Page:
We analyzed Spotify and Tidal to see which streaming service is best for you.
However, they differ greatly regarding audio quality and subscription plan types, making it hard to choose between them.
This article will help clear up the confusion, comparing the two services simply so you can decide which one is right for you. Let’s dive right in!
Spotify vs. Tidal: Comparison Overview
|Free Plan||Yes||Yes (US only)|
|Premium Individual Plan||$10.99/month||$10.99/month (HiFi)
$19.99/month (HiFi Plus)
|Premium Family Plan||$16.99/month||$16.99/month (HiFi Family)
$29.99/month (HiFi Plus Family)
|Premium Student Plan||$5.99/month||$5.99/month (Student HiFi)
$9.99/month (Student HiFi Plus)
|Special Plans||Premium Mini (~$0.46/week)|
Premium Duo ($14.99/month)
|Military & First Responder HiFi ($5.99/month)
Military & First Responder HiFi Plus ($11.99/month)
|Availability||180 countries||61 countries|
|Maximum Audio Quality||320 kbps||16-bit, 44.1 kHz (HiFi)
24-bit, 192 kHz (HiFi Plus)
|Amount of Music Content||100 million tracks||100 million tracks|
|Podcast and Audiobook Availability||5 million podcasts|
|Exclusive Features||Spotify Wrapped, Time-synced lyrics, Smart Shuffle, AI DJ||Tidal Magazine, My Rewind, Song credits, My Activity, Album commentaries, Documentaries, Tidal Venues|
|Social Features||Friend Activity, Social profiles, Spotify Jam, Collaborative playlists||Social profiles|
|Average Artist Payout||$0.0033||$0.12|
|App Links||Android, iOS, Mac & Windows||Android, iOS, Mac & Windows|
Spotify Offers More Value for Money
Spotify outshines Tidal in this category for being widely available and having more affordable options.
First, the budget-friendly Premium Duo and Mini plans provide full access to Spotify’s extensive content at a lower price. Spotify is also more accessible, offering its free plan in every country it operates. In contrast, Tidal’s free plan is exclusive to US residents, and its global presence is limited.
That said, all paid plans on both services offer the following similar features:
- Ad-free, on-demand playback
- Over 100 million songs
- Access to all platform content
- Download option for offline listening
However, key differences set these platforms apart, such as:
- Tidal’s HiFi Plus tier: Spotify Premium and Tidal HiFi plan prices are the same, but Tidal charges more for CD-quality audio on its HiFi Plus plans. This lets you enjoy immersive sound in formats like HiRes FLAC, Dolby Atmos, and Sony 360 Reality Audio.
- Plan variety: Tidal offers a 50% discount on HiFi and HiFi Plus plans for Military and First Responders, whereas Spotify doesn’t have special plans like these.
Tidal HiFi’s CD-quality audio appeals to audiophiles and those with high-end audio gear, but it’s not a universal draw. While enhanced sound quality is a niche advantage, average listeners may prioritize a diverse content library, widespread availability, and varied subscription options – areas where Spotify often takes the lead.
Tidal Stands Out With Lossless Audio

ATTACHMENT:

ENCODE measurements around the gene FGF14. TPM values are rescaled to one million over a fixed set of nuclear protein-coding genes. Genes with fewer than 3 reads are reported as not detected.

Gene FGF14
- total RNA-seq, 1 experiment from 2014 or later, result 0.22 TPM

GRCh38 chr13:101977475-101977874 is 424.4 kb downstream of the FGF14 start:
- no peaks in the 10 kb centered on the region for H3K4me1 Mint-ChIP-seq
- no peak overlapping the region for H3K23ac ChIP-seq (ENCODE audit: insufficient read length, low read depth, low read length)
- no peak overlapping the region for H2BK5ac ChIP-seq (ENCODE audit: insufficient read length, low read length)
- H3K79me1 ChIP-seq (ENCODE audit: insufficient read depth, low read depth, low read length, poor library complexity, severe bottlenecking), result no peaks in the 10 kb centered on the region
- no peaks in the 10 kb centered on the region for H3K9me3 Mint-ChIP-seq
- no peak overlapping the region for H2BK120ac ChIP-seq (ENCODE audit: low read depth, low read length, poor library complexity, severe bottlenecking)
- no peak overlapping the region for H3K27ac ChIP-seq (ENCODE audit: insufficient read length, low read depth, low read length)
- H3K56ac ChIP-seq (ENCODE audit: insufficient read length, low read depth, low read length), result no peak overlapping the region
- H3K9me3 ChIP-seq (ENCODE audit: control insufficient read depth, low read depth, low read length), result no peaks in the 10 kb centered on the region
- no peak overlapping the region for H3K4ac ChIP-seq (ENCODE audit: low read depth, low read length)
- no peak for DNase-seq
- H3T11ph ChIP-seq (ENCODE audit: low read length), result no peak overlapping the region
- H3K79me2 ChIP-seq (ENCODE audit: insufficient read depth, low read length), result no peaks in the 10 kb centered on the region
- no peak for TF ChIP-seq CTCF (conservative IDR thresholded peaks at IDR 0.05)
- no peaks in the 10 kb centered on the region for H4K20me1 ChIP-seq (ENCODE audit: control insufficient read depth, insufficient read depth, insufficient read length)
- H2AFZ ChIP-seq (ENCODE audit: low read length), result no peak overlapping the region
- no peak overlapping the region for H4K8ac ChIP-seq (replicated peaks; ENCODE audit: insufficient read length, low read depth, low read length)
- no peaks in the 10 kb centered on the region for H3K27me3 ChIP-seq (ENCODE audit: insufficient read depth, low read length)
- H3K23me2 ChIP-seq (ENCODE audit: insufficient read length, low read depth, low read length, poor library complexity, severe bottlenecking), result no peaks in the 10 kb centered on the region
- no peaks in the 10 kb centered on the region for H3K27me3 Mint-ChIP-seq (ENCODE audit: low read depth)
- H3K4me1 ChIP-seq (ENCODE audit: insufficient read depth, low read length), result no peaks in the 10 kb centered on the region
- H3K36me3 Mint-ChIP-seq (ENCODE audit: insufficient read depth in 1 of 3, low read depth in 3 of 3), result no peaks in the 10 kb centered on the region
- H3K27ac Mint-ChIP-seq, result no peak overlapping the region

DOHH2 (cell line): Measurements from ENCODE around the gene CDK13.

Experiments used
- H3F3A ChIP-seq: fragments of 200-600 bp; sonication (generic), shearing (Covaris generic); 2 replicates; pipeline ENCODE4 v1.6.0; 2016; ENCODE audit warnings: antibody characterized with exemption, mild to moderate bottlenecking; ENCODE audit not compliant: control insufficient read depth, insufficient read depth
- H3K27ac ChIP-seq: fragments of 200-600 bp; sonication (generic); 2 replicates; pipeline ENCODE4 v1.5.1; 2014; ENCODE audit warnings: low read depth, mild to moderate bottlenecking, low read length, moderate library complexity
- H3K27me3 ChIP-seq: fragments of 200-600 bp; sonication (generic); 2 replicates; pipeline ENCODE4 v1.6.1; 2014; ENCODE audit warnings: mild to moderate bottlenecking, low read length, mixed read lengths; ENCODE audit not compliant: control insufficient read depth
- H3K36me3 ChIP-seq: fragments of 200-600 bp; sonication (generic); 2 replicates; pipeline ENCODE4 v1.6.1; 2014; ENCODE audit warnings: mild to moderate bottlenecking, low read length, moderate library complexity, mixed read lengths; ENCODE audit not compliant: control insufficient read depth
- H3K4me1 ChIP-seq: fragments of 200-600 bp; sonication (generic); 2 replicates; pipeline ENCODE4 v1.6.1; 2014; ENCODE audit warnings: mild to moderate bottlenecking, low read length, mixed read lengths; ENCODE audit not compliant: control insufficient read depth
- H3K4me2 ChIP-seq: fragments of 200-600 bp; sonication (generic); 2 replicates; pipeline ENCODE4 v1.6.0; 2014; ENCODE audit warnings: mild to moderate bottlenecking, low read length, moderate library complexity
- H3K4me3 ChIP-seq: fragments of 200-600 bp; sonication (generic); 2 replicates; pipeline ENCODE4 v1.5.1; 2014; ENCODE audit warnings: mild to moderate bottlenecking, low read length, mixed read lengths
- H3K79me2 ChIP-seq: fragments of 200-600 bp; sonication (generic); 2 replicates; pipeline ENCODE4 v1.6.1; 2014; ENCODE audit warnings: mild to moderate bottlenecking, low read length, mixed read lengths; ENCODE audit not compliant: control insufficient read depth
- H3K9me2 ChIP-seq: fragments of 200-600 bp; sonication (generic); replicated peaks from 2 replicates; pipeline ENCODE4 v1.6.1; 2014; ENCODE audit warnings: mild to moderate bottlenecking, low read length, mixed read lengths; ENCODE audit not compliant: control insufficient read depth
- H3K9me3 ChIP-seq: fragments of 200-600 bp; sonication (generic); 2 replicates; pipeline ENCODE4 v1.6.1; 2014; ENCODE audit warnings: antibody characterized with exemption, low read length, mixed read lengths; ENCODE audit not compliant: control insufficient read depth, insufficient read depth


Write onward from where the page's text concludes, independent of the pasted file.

If high-quality audio is your priority, Tidal is the better option.
Tidal HiFi provides CD-quality audio at the same price as Spotify Premium and HiFi Plus extends to HiRes FLAC audio up to 192 kHz. Meanwhile, Spotify offers multiple audio quality settings, including a 24 kbps option for saving data, but it maxes out at 320 kbps. Although pricier, the Tidal is worthwhile for those prioritizing pristine sound quality.
Here’s an overview of the audio quality settings on these apps for your reference:
|Subscription Plan||Audio Setting||Audio Format|
|Spotify Premium||Automatic (depends on connection)||Ogg/Vorbis|
|24 kbps (Low)||Ogg/Vorbis|
|96 kbps (Normal)||Ogg/Vorbis|
|160 kbps (High)||Ogg/Vorbis|
|320 kbps (Very High)||Ogg/Vorbis|
|HiFi||96 or 320 kbps (Low)||AAC|
|16-bit, 44.1 kHz (High)||FLAC|
|HiFi Plus||96 or 320 kbps (Low)||AAC|
|16-bit, 44.1 kHz (High)||FLAC|
|24-bit, 192 kHz (Max)||HiRes FLAC|
Despite using lossy audio formats, Spotify’s sound quality is decent in my experience. Its data usage is also efficient, consuming only 150 MB per hour at its highest audio setting. This gave me smooth playback even at a 49 Mbps connection speed.
Conversely, Tidal’s FLAC and HiRes FLAC formats deliver excellent sound quality, but the HiFi and HiFi Plus consume anywhere from 635 MB to 18.20 GB per hour. On slow connection days, I noticed more buffering when skipping tracks.
Nonetheless, if audio quality is your top priority and you don’t mind occasional buffering or have access to good internet, Tidal is the clear winner. But Spotify holds its ground firmly for a balance of quality and efficiency.
Tidal Takes a Slim Lead in Content Variety
Tidal’s video content offers more value to music fans, providing deeper insights into favorite artists and music through documentaries and behind-the-scenes content.
In hindsight, Spotify and Tidal are equal in terms of the amount of music content. Both platforms have extensive libraries offering 100 million tracks. They have good selections of popular and independent music to satisfy all music fans and feature well-curated playlists and exclusive podcasts.
However, the differences between these two apps are notable. These include the following:
- Spotify has more podcasts (5 million titles) than Tidal (25 titles).
- Spotify offers audiobooks, whereas Tidal doesn’t.
- Tidal has an extensive video collection that includes music videos, original content, album commentaries, and documentaries.
Furthermore, Spotify’s music curation is broader, with 67 music genres, compared to Tidal’s 25 genres. Tidal, though, is more focused on specific genres, such as Hip-Hop. It provides detailed playlists for listeners seeking a deeper exploration of particular music styles.
All in all, Spotify offers more variety with podcasts and audiobooks. But Tidal shines in its in-depth and curated approach to music genres, ideal for music enthusiasts valuing substance over volume.
Spotify’s Music Discovery Is Topnotch
Spotify wins this category due to a stronger emphasis on personalization and an abundance of tailored content.